AnnWatson22; E618|        one man & true in the eyes of another but in the Sentiments &
AnnWatson22; E618|        Examples which whether true or Parabolic are Equally useful as
AnnWatson22; E618|        Examples given to us of the perverseness of some & its consequent
AnnWatson22; E618|        evil & the honesty of others & its consequent good This sense of
AnnWatson22; E618|        the Bible is equally true to all & equally plain to all. none can
AnnWatson22; E618|        doubt the impression which he recieves from a book of Examples.
AnnWatson22; E618|        If he is good he will abhor wickedness in David or Abraham if he
AnnWatson22; E618|        is wicked he will make their wickedness an excuse for his & so he
AnnWatson22; E618|        would do by any other book

TXTWatson25; E618|        [P 25] Moses would have been the wretch you represent him,
TXTWatson25; E618|        had he acted by his own authority alone; but you may as
TXTWatson25; E618|        reasonably attribute cruelty and murder to the judge of the land
TXTWatson25; E618|        in condemning criminals to death, as butchery and massacre to
TXTWatson25; E618|        Moses in executing the command of God.
AnnWatson25; E618|        All Penal Laws court Transgression & therefore are cruelty &
AnnWatson25; E618|        Murder
AnnWatson25; E618|        The laws of the Jews were (both ceremonial & real) the
AnnWatson25; E618|        basest & most oppressive of human codes. & being like all other
AnnWatson25; E618|        codes given under pretence of divine command were what Christ
AnnWatson25; E618|        pronouncd them The Abomination that maketh desolate. i.e State
AnnWatson25; E618|        Religion which [P 26] is the Source of all Cruelty

AnnWatson; E618|        LETTER IV

TXTWatson29; E618|        [P 29] [Suppose an unsigned contemporary] history of the reigns
TXTWatson29; E618|        of George the first and second, . . .would any man, three or
TXTWatson29; E618|        four hundreds or thousands of years hence, question the authority
TXTWatson29; E618|        of that book, . . .
AnnWatson29; E618|        Hundreds or Thousands of Years O very fine Records as if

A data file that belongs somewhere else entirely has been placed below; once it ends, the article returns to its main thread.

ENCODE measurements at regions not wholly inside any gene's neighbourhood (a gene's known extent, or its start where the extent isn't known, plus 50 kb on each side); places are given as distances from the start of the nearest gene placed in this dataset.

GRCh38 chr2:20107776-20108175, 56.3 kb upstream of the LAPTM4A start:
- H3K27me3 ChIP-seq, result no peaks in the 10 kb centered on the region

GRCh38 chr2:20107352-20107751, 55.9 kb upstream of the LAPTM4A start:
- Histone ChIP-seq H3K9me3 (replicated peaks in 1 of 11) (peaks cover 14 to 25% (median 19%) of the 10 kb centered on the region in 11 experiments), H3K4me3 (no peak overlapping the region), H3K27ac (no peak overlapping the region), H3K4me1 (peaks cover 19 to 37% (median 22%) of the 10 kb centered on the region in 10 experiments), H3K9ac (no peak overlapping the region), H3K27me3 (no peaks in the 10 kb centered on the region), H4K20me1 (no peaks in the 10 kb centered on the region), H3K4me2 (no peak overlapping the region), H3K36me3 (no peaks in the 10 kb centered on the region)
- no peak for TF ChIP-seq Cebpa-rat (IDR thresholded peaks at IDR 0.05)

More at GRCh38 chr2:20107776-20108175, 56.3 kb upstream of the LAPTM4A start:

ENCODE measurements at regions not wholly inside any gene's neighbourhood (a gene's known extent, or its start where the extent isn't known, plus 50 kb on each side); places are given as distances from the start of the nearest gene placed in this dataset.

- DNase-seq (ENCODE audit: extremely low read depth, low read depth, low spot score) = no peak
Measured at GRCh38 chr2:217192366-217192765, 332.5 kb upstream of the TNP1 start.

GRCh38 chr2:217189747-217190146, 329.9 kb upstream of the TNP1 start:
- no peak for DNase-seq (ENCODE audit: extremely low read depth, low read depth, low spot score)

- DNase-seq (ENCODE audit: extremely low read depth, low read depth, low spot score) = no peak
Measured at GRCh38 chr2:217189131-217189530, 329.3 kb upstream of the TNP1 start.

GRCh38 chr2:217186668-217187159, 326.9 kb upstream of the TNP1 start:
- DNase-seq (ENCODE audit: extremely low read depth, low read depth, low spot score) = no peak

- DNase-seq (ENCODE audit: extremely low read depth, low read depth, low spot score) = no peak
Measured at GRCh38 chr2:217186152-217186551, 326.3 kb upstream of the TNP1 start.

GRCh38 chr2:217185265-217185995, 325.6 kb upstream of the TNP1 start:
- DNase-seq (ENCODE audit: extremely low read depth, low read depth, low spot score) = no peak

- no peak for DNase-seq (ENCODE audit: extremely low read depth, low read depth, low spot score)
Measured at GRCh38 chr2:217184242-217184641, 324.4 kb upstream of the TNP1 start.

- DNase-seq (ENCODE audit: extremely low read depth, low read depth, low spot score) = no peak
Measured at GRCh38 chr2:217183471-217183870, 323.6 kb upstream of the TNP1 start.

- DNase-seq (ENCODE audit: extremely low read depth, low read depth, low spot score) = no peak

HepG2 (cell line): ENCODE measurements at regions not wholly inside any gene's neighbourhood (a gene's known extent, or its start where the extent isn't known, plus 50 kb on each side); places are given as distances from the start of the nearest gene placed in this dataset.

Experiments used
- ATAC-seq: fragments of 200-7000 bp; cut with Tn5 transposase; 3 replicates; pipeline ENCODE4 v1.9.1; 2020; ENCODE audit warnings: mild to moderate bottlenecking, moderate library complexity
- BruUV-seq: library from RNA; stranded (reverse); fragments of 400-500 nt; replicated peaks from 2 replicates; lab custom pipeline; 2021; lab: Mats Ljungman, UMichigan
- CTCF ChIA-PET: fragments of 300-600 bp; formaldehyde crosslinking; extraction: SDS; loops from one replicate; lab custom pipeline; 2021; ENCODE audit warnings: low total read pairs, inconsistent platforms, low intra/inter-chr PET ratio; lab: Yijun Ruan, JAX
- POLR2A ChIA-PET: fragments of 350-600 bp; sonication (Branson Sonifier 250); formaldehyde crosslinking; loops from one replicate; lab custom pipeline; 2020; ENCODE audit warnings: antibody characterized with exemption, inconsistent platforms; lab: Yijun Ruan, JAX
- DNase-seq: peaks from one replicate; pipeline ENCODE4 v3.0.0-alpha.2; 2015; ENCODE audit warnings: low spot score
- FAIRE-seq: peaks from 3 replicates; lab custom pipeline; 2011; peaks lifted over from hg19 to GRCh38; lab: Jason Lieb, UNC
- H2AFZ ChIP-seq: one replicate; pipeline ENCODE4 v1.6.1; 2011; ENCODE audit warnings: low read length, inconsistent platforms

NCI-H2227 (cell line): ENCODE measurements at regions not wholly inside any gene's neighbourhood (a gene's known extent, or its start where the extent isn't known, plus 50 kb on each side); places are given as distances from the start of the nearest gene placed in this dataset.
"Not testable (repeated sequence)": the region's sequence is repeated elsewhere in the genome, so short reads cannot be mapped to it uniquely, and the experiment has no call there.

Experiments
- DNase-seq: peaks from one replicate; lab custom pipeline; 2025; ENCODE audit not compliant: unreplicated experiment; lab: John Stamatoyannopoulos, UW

AnnWatson29; E618|        he Knew that there were Records the Ancients Knew Better

TXTWatson29; E618|        [P 29] If I am right in this reasoning, . . .
AnnWatson29; E618|        as if Reasoning was of any Consequence to a Question
AnnWatson29; E618|        Downright Plain Truth is Something but Reasoning is Nothing

TXTWatson31; E618|        [P 31] . . . the gospel of St. Matthew . . . was written not
TXTWatson31; E618|        many centuries, probably . . . not a quarter of one century after
TXTWatson31; E618|        the death of Jesus; . . .
AnnWatson31; E618|        There are no Proofs that Matthew the Earliest of all the
AnnWatson31; E618|        Writings of the New Testament was written within the First
AnnWatson31; E618|        Century See P 94 & 95
TXTWatson33; E618|        [P 33] . . . you do not perfectly comprehend what is meant
TXTWatson33; E618|        by the expression--the Word of God--or the divine authority of
TXTWatson33; E618|        the scriptures: . . . [P 34] God . . . has interposed his more
TXTWatson33; E618|        immediate assistance. . . .
AnnWatson33; E618|        They seem to Forget that there is a God of This World. A
AnnWatson33; E618|        God Worshipd in this World as God & Set above all that is calld
AnnWatson33; E618|        God

TXTWatson35; E618|        [P 35] You proceed to shew that these books were not written
TXTWatson35; E618|        by Samuel, . . .
AnnWatson35; E618|        Who gave them the Name of Books of Samuel it is not of
AnnWatson35; E618|        Consequence

TXTWatson36; E619|        [P 36]. . .what has been conjectured by men of judgment, . .
TXTWatson36; E619|        .a passage from Dr. Hartley's Observations of Man.
AnnWatson36; E619|        Hartley a Man of Judgment then Judgment was a Fool what
AnnWatson36; E619|        Nonsense

AnnWatson; E619|        LETTER V

TXTWatson36; E619|        [P 48] [Solomon's] admirable sermon on the vanity of every thing